Afghanistan

Fighting and dying for civil rights?

Fighting for women's rights?

Sayed Pervez KambakshSayed Pervez Kambaksh

Sayed Pervez Kambaksh, the student journalist sentenced to death for blasphemy in Afghanistan, has been told he will spend the next 20 years in jail after the country's highest court ruled against him – without even hearing his defence. Instead, almost 18 months after he was arrested for allegedly circulating an article about women's rights, any hope of justice and due process evaporated amid gross irregularities, allegations of corruption and coercion at the Supreme Court. Justices issued their decision in secret, without letting Mr Kambaksh's lawyer submit so much as a word in his defence.See here.

Kim Howells speaks out -

several years too late.

Kabul schoolgirls 1960Kabul schoolgirls 1960

Kim Howells is chairman of the intelligence and security committee responsible for overseeing the security services. He was the Secretary of State for Defence for three-and-a-half years until the October government reshuffle. In an interview in the Guardian he says:

"Institutionally, Afghanistan is corrupt from top to bottom. There are few signs that the chaotic hegemony of warlords, gangsters, presidential placemen, incompetent and under-resourced provincial governors and self-serving government ministers has been challenged in any effective way by President Karzai."

Islamist mercenaries

Vietnam mark 2

Afghan warAfghan war

No hope for peace. John McCain says the US could be in Iraq for the next hundred years, has resisted any timetable for withdrawal and says that victory in Iraq is a necessary precursor to success in Afghanistan.

Barack Obama wants to withdraw US troops from Iraq within the next 16 months and send them all to Afghanistan for as long as it takes. Senator Obama says:

“When John McCain said we could just muddle through in Afghanistan, I argued for more resources and more troops to finish the fight against the terrorists who actually attacked us on 9/11,”... “And I made clear that we must take out Osama bin Laden and his lieutenants if we have them in our sights.”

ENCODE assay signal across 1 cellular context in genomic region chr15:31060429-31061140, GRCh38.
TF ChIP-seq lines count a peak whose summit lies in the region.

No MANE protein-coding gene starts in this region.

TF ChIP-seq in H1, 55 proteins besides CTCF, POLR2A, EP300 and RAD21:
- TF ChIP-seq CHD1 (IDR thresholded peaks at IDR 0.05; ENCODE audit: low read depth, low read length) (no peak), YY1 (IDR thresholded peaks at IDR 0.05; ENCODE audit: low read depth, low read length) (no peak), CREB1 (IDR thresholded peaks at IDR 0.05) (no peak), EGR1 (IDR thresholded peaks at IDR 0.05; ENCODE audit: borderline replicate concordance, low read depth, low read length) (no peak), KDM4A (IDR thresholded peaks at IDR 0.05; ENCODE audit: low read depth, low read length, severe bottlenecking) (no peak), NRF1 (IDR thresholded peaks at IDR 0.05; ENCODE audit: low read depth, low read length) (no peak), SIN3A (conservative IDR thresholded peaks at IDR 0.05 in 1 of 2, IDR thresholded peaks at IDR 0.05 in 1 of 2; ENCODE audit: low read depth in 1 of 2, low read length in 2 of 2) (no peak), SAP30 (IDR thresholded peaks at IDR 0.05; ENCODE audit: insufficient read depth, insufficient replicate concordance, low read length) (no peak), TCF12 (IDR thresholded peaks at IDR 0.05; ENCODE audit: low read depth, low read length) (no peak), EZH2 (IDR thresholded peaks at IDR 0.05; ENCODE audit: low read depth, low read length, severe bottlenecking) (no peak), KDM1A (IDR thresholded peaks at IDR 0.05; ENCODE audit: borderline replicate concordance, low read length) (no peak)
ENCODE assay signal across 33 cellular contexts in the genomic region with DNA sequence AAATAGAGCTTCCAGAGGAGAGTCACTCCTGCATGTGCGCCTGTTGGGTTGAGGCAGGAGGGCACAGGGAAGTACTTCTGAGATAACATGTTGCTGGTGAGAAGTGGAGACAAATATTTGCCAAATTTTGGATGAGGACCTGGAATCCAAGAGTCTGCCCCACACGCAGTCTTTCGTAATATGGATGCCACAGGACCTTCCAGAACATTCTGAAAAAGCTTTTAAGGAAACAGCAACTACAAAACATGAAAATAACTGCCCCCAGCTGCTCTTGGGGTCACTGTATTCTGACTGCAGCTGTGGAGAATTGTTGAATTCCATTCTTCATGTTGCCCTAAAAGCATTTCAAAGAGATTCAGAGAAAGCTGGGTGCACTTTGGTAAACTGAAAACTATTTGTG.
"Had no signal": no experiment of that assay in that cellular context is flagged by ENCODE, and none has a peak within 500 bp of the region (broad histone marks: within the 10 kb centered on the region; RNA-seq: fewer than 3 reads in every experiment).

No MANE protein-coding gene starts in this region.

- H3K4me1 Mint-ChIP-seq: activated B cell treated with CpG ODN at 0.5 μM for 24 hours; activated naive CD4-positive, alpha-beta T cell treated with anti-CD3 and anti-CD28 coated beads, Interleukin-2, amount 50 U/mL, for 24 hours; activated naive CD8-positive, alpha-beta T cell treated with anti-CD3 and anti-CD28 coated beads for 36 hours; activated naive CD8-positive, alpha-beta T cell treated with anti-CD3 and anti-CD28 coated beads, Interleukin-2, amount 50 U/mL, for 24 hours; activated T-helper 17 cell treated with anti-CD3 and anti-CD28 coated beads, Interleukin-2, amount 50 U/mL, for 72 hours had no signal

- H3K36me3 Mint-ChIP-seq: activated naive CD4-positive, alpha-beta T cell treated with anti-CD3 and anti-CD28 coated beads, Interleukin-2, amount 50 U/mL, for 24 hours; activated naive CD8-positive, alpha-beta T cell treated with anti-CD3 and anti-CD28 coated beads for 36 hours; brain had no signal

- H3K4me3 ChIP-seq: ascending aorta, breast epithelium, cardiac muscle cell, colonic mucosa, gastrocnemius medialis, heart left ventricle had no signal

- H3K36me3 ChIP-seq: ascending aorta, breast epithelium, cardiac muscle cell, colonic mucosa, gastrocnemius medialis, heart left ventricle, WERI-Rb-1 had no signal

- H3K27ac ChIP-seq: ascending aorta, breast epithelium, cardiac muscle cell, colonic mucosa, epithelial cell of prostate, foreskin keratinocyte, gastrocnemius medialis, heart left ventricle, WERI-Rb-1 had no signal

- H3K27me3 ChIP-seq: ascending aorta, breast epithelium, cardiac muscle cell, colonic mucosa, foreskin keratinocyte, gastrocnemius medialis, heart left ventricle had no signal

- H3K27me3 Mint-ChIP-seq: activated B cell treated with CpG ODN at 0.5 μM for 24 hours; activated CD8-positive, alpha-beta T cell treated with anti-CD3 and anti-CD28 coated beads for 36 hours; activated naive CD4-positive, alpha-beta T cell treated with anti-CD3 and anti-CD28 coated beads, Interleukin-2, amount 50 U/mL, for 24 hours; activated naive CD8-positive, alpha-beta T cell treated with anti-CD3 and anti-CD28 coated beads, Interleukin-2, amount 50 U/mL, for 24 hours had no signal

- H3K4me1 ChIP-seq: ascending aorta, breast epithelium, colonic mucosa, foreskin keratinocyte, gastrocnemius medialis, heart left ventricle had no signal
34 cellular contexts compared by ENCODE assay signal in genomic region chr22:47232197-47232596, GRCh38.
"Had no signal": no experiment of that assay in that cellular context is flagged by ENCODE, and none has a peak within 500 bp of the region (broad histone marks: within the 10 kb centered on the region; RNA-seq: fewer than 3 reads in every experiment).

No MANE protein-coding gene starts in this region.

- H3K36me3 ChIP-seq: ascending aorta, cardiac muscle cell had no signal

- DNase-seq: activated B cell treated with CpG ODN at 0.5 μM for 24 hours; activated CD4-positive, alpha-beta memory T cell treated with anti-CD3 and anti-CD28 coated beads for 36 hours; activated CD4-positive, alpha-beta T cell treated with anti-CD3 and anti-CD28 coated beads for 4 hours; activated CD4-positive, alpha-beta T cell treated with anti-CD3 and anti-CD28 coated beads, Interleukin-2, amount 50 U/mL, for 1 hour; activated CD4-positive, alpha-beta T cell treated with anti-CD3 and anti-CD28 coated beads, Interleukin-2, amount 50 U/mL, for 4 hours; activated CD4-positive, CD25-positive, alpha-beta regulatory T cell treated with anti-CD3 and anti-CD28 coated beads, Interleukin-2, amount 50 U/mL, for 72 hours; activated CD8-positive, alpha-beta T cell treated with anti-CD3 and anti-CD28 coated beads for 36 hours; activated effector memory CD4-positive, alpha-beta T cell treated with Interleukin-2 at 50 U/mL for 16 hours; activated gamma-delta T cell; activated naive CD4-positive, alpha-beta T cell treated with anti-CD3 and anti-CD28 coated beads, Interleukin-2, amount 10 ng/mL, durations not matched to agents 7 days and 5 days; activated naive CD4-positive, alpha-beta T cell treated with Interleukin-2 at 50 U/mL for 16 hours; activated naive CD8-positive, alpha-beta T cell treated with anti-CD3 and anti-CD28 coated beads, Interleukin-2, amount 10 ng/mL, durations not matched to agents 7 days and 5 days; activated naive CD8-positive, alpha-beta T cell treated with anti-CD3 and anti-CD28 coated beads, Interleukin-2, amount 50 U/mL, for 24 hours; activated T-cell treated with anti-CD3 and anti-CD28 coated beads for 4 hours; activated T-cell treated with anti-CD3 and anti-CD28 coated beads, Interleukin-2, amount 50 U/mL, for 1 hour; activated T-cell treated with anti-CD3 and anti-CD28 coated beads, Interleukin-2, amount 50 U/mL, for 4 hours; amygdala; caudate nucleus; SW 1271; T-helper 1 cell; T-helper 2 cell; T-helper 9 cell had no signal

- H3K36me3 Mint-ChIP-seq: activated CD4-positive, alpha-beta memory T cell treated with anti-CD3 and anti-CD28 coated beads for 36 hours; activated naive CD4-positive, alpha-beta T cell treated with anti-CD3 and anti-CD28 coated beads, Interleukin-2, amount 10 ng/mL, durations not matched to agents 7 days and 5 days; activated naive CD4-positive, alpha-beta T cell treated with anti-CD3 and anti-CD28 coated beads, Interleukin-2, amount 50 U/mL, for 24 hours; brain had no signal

We are building better prisons

to contain women who have had illicit sexual relations

abused prisonersabused prisoners

The Independent tells us that the two most common 'crimes' committed by women and girls are: escaping from home and illegal sexual relations. The first carries a maximum penalty of 10 years, the second 20. These are two of the most common accusations facing female prisoners in Afghanistan.

Two-thirds of the women in Lashkar Gah's medieval-looking jail have been convicted of illegal sexual relations, but most are simply rape victims – mirroring the situation nationwide. The system does not distinguish between those who have been attacked and those who have chosen to run off with a man. A female shura, or consultative council, was established in Helmand province last week to try to combat the injustice of treating an abused woman as a criminal, and not a victim.

How many angels can dance on the point of a needle?

A level politics 2008

candlecandle

While the government debates subjects such as: climate change/global warming , world poverty, democracy in other countries, female education in Afghanistan, gay traffic warden quotas and so on, our little part of the world may well be falling apart. Before the lights go out perhaps it would be sensible for our present government to have some sort of reasonable energy policy.

Our nuclear and gas powered plants are coming to the end of their lives, lots of our coal and oil powered stations will be closed because of EU rules (the Large Combustion Plant Directive - LCPD), we are planning on spending a fortune building hugely subsidised and inefficient wind farms , which even a German government report as long ago as 2005 severely criticised. Yet another huge sum is required to enable the power they produce to feed the national grid. The EU Emission Trading System costs yet another tranche of our diminishing income and contributes further uncertainties regarding investment and future planning by power companies, who need to do something other than send out legions of employees urging us to change power company.

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